As a self-confessed "secular fundamentalist", I believe this is the time and juncture for me to stand up and say that Shashi Tharoor is spot on: the Bharat which the Hindutva forces are pledged to realize would be a mirror image of Muslim Pakistan, thus making of secular India a 'Hindu Pakistan'.
As at present, the forces of Hindutva are constrained by our Constitution, which is not only a negation of the values and objectives which drive the Hindutva ideology, but also make it impossible to achieve any fundamental change until and unless these forces secure two-thirds of the seats in both the Lok Sabha and the Rajya Sabha and also the support of a majority of states of the Union of India to alter or replace the Constitution, and persuade the Supreme Court to retract their own obiter dictum in the Kesavananda Bharati case that the "basic structure" of the Constitution cannot be changed even by the legislature acting as a constituent assembly. Given that on its best day out, which was the elections of 2014, the Modi campaign garnered under a third of the national vote, the prospect of their rising to secure two-thirds of the Lok Sabha seats is, as of now, remote indeed. But we need to be on our guard to forestall any massive Modi victory because what Modi, the BJP and the Sangh Parivar are resolutely looking for, and have been looking for over close to a century, is a 'Hindu Raj' as conceived and passionately advocated by their two principal icons, Vinayak Damodar Savarkar and MS 'Guruji' Golwalkar.
The demand for a 'Hindu Raj' was initially articulated by Savarkar and later elaborated by Golwalkar. They continue to be the fountainhead of the Sangh Parivar's ideology. As recalled by Modi as recently as May 28, 2018, even so moderate a Hindutvavadi as Atal Behari Vajpayee waxed eloquent when he said, "Savarkar means brilliance, Savarkar means sacrifice, Savarkar means logic, Savarkar means youth, Savarkar means an arrow, Savarkar means a Sword!" To this paean of of praise, Modi added, by tweet, "Veer Savarkar will always be remembered for his patriotic spirit". On the same occasion (Savarkar's birth anniversary) Modi sang this hosanna in 2014, just a few days after becoming PM, "We remember and salute his tireless efforts towards the regeneration of our motherland".
And, pray, what did Savarkar's "tireless effort" at promoting our nation's "regeneration" comprise? It lay in proclaiming: "We are Indian because we are Hindus and vice versa...India must be a Hindu land, reserved for the Hindus"(Hindu Rashtra Darshan, a collection of Savarkar's Presidential Addresses to the Hindu Mahasabha. This was said at the Nagpur session in 1938). From his invention of the term "Hindutva", in an eponymous pamphlet first published in 1923, till his last will and testament in which he cried out, "If you wish, O Hindus, to prosper as a great and glorious Hindu Nation, that State must be established under the Hindu flag", Savarkar remained steadfast and consistent in his belief that only a person whose pitrabhu (Fatherland) and punyabhu (Holy Land), only he who "owns his Bharat Bhoomi...as the land of origin of his religion and cradle of his faith", can lay claim to belonging by right to this soil. "We Hindus," declared Savarkar, "are not only a Rashtra (Nation), a Jati (Race) but in consequence of being both, own a common Sanskriti (Civilization), expressed, preserved chiefly and originally through Sanskrit, the real mother tongue of our race". The Christians and Muslims, on the other hand "set their Holy Land above their Fatherland in their love and allegiance". In his 1938 address, he further clarified that "Hindutva is a new term for a new ideology, the ideology of 'Hindu Rashtra'".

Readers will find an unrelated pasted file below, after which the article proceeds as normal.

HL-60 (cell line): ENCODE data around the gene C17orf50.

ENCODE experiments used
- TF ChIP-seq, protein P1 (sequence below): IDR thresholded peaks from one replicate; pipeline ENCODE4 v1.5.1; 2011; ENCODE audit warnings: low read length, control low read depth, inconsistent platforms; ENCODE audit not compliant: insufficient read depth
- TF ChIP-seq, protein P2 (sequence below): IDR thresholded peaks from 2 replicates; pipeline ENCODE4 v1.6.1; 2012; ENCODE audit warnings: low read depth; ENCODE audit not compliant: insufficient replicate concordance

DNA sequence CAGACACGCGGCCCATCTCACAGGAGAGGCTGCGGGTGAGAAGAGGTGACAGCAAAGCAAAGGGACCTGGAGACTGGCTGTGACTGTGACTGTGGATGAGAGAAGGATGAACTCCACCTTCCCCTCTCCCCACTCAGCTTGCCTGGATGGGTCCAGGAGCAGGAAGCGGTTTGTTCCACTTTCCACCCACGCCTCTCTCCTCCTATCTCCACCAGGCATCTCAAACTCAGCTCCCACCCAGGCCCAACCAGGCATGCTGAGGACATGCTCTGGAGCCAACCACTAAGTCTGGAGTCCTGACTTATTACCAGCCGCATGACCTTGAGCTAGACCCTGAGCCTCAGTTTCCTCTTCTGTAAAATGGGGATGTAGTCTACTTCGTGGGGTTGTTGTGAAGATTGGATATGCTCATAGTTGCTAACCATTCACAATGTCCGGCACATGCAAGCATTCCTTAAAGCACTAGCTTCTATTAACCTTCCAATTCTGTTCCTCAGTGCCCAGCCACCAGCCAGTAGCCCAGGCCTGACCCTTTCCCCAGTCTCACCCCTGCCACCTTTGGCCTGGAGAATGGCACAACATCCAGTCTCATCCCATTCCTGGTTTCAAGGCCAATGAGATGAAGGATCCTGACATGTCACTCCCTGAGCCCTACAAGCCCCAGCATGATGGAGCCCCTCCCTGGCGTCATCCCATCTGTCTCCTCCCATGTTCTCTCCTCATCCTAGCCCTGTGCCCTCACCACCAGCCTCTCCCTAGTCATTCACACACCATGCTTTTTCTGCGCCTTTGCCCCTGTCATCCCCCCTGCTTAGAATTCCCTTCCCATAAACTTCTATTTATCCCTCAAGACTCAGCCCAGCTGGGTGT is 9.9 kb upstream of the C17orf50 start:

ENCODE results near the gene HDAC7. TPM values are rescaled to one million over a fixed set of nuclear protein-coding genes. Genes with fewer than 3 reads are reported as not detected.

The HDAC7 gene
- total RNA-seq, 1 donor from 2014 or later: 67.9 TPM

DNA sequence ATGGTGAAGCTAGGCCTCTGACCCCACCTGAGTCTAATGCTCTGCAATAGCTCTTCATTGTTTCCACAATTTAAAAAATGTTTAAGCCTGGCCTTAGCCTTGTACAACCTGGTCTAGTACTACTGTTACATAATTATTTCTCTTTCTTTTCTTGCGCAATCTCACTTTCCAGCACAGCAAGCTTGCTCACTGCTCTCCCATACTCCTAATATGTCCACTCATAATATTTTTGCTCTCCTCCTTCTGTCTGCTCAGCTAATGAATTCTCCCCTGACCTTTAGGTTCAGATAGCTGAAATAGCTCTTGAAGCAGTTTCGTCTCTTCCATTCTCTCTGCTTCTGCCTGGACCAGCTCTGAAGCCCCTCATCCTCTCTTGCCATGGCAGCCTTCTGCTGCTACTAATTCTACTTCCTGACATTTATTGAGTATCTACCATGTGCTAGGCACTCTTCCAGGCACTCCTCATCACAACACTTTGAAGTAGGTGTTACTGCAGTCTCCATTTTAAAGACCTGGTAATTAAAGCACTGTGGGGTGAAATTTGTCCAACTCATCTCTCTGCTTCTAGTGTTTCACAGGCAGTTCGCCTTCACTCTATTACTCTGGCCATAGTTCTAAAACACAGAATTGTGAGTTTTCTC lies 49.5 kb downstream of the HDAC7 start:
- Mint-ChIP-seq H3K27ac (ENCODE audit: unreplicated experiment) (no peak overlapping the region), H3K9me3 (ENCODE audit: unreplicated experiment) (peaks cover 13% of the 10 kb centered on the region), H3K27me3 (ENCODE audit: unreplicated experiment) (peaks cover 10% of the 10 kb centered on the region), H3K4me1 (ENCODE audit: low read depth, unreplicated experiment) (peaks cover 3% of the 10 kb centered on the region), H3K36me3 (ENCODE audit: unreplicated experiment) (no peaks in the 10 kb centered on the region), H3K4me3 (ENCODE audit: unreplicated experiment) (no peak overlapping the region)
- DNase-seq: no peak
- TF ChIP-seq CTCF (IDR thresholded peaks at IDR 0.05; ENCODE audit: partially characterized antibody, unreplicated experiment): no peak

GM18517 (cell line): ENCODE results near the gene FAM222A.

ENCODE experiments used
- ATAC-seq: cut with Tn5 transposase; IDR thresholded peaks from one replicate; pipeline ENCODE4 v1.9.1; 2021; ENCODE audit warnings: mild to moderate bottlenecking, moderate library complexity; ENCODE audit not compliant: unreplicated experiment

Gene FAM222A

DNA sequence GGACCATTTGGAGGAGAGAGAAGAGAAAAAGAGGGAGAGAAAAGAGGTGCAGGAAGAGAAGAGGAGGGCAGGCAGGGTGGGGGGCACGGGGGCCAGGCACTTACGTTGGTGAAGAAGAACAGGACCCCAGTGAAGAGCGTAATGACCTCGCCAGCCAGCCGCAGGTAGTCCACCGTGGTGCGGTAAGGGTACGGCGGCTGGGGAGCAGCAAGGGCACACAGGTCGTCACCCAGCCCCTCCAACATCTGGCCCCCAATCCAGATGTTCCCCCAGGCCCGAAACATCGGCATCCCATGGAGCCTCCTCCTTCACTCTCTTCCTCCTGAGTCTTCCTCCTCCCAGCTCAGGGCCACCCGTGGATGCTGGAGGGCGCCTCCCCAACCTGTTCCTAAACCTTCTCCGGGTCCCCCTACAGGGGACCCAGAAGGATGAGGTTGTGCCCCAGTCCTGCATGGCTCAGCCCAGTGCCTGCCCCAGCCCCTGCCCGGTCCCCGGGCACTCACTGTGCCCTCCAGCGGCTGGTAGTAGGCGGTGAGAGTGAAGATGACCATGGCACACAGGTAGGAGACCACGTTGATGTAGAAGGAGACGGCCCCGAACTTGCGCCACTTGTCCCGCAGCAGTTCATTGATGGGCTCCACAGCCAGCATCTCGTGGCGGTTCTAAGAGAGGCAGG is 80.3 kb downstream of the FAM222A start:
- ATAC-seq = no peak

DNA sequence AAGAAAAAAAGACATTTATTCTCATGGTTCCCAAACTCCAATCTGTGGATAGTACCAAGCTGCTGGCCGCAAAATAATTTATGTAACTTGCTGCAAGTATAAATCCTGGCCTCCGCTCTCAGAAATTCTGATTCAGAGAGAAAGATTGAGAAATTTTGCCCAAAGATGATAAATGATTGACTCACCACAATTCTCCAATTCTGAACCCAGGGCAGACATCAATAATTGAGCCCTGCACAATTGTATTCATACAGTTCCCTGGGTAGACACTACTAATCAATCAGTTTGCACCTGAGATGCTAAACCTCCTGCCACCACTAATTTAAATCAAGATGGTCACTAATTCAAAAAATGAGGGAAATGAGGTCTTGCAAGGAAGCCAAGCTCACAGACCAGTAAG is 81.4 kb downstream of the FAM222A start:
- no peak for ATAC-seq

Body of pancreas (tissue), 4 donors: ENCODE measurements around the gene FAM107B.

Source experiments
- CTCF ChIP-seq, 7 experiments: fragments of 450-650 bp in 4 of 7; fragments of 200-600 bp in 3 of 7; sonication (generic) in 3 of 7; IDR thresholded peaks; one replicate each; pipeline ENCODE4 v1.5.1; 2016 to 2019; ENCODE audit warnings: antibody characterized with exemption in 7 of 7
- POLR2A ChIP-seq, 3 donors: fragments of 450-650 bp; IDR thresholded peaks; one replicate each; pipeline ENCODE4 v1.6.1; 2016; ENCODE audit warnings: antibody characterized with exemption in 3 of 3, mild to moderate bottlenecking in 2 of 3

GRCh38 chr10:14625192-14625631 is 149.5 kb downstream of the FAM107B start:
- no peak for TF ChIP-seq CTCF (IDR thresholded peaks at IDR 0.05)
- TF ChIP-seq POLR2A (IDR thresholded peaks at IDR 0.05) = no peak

It is this highly divisive ideology of a 'Hindu Rashtra' that excludes from equal citizenship all the minorities who find spiritual sustenance from beyond our shores - Muslims and Christians, Jews and Zoroastrians - to which Tharoor drew attention when he warned that replacing the secular republic of our Constitution with a 'Hindu Rashtra, as the Modi dispensation wish to do, will create a 'Hindu Pakistan'.
In doing so, he was only reflecting the profound apprehension of Dr. Babasaheb Ambedkar, the Father of our Constitution, who pithily remarked in his invaluable tract, Pakistan or the Partition of India, "If Hindu Raj does become a fact, it will, no doubt, be the greatest calamity for this country". Therefore, Babasaheb concluded, "Hindu Raj must be prevented at any cost" (Cited in Ziya-us-Salam, Of Saffron Flags and Skullcaps, Sage 2018, p.43, released last week). Tharoor says no more.
Indeed, it was Savarkar, even before Jinnah, who propounded the "two-nation" theory that eventually brought about the vivisection of our once-united nation. The renowned historian, Bipan Chandra, in his monumental work, Communalism in Modern India (Revised Edition, published by Har-Anand in 2008) underlines that "both Jinnah and Savarkar asserted that Hindus and Muslims were two separate nations" (citing pages 21, 26, 64 and 101 of Savarkar's Hindu Rashtra Darshan, op.cit.) In Hindutva, Savarkar had held that all Muslims were enemies and the "enemies hated us as Hindus". He built on this perception in his very first Presidential Address to the Hindu Mahasabha where Savarkar had talked of "centuries of cultural, religious and national antagonism between the Hindus and the Muslims"; three years later, in 1940, Jinnah, following in the footsteps of Savarkar, declared, "India always divided into Hindu India and Muslim India". (cf. Economic Times, 27 May 2018). On 15 August 1943, exactly four years to the day before India's Tryst with Destiny, Savarkar said he agreed with Jinnah that Hindus and Muslims constituted two separate nations: "I have no quarrel with Mr. Jinnah's two-nation theory. We Hindus are a nation by ourselves and it is a historical fact that Hindus and Muslims are two nations".